Cruciferous veggies are a diverse group that includes:
To begin with, cruciferous vegetables contain lots of:
In addition, cruciferous vegetables contain a group of substances known as glucosinolates, which are sulfur-containing chemicals. These chemicals are responsible for the pungent aroma and bitter flavor of cruciferous vegetables (1).
During food preparation, chewing, and digestion, the glucosinolates in cruciferous vegetables are broken down to form biologically active compounds such as indoles, nitriles, thiocyanates, and isothiocyanates (2). Indole-3-carbinol (an indole) and sulforaphane (an isothiocyanate) have been most frequently examined for their anticancer effects.
Indole a type of chemical found in plants and in certain vegetables, such as broccoli, cabbage, and cauliflower. Indoles may promote good health and are being studied in the prevention of certain types of cancer, including breast cancer, prostate cancer, and colon cancer. An indole is a type of phytochemical (4)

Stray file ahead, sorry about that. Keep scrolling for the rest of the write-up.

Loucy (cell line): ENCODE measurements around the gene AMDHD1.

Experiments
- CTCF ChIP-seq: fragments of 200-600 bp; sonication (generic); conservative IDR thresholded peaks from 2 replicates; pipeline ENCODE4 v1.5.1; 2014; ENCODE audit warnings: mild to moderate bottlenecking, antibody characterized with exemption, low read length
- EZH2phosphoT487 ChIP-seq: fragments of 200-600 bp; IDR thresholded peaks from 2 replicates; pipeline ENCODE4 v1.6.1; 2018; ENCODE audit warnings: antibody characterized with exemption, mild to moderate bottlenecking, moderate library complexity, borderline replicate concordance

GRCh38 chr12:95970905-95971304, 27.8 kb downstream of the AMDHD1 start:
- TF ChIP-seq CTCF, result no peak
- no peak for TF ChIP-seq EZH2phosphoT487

Indoles and isothiocyanates have been found to inhibit the development of cancer in several organs in rats and mice, including the bladder, breast, colon, liver, lung, and stomach (2, 3). Studies in animals and experiments with cells grown in the laboratory have identified several potential ways in which these compounds may help prevent cancer:
They help protect cells from DNA damage.
They help inactivate carcinogens.
They have antiviral and antibacterial effects.
They have anti-inflammatory effects.
They induce cell death (apoptosis).
They inhibit tumor blood vessel formation (angiogenesis) and tumor cell migration (needed for metastasis).
Make cruciferous vegetables part of your diet.